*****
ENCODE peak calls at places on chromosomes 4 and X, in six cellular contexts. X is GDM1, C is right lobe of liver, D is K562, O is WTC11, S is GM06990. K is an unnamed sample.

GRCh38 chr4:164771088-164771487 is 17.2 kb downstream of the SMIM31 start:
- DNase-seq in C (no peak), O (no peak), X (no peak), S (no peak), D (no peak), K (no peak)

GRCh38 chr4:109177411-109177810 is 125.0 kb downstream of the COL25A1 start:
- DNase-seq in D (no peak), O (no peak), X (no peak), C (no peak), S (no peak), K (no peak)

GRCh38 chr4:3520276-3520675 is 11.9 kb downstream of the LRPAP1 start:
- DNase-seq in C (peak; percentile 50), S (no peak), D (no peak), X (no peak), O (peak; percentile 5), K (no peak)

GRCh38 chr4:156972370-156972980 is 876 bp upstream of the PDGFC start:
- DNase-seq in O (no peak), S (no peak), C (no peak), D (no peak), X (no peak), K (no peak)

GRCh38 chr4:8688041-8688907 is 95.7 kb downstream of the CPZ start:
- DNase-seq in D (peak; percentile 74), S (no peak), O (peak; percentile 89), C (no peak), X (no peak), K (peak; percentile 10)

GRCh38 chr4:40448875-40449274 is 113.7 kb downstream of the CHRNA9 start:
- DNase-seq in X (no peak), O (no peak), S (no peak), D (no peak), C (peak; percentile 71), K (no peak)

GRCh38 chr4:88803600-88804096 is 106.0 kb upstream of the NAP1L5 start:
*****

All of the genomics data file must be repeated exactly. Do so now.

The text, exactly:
ENCODE peak calls at places on chromosomes 4 and X, in six cellular contexts. X is GDM1, C is right lobe of liver, D is K562, O is WTC11, S is GM06990. K is an unnamed sample.

GRCh38 chr4:164771088-164771487 is 17.2 kb downstream of the SMIM31 start:
- DNase-seq in C (no peak), O (no peak), X (no peak), S (no peak), D (no peak), K (no peak)

GRCh38 chr4:109177411-109177810 is 125.0 kb downstream of the COL25A1 start:
- DNase-seq in D (no peak), O (no peak), X (no peak), C (no peak), S (no peak), K (no peak)

GRCh38 chr4:3520276-3520675 is 11.9 kb downstream of the LRPAP1 start:
- DNase-seq in C (peak; percentile 50), S (no peak), D (no peak), X (no peak), O (peak; percentile 5), K (no peak)

GRCh38 chr4:156972370-156972980 is 876 bp upstream of the PDGFC start:
- DNase-seq in O (no peak), S (no peak), C (no peak), D (no peak), X (no peak), K (no peak)

GRCh38 chr4:8688041-8688907 is 95.7 kb downstream of the CPZ start:
- DNase-seq in D (peak; percentile 74), S (no peak), O (peak; percentile 89), C (no peak), X (no peak), K (peak; percentile 10)

GRCh38 chr4:40448875-40449274 is 113.7 kb downstream of the CHRNA9 start:
- DNase-seq in X (no peak), O (no peak), S (no peak), D (no peak), C (peak; percentile 71), K (no peak)

GRCh38 chr4:88803600-88804096 is 106.0 kb upstream of the NAP1L5 start: